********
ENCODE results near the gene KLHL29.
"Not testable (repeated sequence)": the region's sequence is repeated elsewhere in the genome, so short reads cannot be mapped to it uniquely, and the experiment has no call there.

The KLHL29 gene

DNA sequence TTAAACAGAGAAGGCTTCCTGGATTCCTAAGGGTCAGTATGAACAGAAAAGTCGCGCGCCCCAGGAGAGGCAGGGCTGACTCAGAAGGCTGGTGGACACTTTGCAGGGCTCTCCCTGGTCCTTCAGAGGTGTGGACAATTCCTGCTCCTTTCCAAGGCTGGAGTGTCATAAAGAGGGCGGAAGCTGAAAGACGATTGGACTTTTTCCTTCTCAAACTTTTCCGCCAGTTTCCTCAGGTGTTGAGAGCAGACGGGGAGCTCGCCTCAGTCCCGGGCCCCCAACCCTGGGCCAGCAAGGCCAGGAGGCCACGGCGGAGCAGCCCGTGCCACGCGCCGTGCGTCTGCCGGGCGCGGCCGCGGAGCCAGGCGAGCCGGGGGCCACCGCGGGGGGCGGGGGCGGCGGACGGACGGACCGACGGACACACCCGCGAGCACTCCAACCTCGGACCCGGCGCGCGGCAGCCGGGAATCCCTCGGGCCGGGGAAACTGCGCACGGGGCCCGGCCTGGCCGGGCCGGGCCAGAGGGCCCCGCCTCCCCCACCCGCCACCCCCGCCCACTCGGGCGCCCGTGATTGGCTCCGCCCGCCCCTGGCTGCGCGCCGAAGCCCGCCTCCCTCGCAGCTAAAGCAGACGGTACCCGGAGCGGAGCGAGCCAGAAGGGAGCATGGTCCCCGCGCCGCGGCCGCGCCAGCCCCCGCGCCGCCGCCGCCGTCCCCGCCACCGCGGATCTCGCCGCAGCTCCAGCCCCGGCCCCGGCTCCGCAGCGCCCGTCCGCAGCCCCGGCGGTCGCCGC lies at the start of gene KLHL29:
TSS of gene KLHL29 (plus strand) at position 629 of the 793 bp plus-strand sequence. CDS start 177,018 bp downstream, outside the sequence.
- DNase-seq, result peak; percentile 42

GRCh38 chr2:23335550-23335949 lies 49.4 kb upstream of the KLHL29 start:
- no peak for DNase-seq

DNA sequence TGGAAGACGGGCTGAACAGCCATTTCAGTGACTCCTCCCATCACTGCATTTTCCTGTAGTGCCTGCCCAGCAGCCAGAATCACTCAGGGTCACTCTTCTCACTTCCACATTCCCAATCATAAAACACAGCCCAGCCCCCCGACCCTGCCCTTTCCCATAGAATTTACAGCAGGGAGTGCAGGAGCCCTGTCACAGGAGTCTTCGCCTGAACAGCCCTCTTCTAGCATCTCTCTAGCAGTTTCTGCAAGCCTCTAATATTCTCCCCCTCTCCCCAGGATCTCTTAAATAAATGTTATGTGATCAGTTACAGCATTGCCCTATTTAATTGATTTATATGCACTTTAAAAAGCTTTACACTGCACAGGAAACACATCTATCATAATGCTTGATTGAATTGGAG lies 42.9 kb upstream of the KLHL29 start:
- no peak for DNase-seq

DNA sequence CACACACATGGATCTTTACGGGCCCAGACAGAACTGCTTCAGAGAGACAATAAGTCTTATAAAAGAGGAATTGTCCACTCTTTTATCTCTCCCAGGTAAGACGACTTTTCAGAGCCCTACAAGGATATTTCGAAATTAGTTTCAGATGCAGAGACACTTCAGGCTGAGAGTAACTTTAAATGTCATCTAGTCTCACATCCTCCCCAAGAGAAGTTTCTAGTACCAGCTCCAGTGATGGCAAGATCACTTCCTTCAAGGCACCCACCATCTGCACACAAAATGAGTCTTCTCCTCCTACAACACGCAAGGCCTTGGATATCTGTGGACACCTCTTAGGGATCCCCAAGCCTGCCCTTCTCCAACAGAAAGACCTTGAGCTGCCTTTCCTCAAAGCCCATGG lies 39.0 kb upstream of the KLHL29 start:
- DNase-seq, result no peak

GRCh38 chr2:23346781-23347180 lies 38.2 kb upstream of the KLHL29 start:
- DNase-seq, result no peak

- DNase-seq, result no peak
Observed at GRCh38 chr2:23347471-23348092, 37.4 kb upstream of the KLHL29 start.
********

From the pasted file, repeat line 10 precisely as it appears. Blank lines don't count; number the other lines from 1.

- no peak for DNase-seq